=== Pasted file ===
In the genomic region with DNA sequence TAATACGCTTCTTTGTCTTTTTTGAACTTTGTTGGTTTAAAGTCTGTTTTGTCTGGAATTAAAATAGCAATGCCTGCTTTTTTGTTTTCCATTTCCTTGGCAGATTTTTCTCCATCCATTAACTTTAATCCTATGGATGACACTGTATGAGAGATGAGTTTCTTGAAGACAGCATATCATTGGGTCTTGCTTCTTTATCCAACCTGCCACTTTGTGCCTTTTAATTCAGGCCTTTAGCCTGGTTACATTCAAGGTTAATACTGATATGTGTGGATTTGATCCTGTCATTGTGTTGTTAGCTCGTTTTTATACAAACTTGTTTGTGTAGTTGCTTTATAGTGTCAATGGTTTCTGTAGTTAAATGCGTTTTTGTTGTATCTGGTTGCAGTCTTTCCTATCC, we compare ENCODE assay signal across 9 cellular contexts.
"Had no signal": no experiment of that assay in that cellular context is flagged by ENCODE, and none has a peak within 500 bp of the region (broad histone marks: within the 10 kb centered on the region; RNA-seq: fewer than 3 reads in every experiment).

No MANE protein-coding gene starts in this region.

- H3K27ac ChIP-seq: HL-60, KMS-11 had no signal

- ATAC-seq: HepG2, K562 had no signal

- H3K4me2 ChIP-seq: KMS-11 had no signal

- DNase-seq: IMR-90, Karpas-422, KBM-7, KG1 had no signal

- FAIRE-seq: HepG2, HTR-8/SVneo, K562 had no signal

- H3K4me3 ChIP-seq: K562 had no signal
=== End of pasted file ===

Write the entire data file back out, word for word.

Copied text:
In the genomic region with DNA sequence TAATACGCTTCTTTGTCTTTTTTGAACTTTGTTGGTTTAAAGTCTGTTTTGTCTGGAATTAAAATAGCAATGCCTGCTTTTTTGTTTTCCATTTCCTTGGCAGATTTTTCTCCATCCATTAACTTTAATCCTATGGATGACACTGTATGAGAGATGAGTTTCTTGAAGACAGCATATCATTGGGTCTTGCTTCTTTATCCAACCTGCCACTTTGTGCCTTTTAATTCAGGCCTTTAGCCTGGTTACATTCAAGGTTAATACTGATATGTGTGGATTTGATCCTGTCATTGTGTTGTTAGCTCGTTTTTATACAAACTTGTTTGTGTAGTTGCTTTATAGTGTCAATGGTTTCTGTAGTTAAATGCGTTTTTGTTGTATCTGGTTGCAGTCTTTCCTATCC, we compare ENCODE assay signal across 9 cellular contexts.
"Had no signal": no experiment of that assay in that cellular context is flagged by ENCODE, and none has a peak within 500 bp of the region (broad histone marks: within the 10 kb centered on the region; RNA-seq: fewer than 3 reads in every experiment).

No MANE protein-coding gene starts in this region.

- H3K27ac ChIP-seq: HL-60, KMS-11 had no signal

- ATAC-seq: HepG2, K562 had no signal

- H3K4me2 ChIP-seq: KMS-11 had no signal

- DNase-seq: IMR-90, Karpas-422, KBM-7, KG1 had no signal

- FAIRE-seq: HepG2, HTR-8/SVneo, K562 had no signal

- H3K4me3 ChIP-seq: K562 had no signal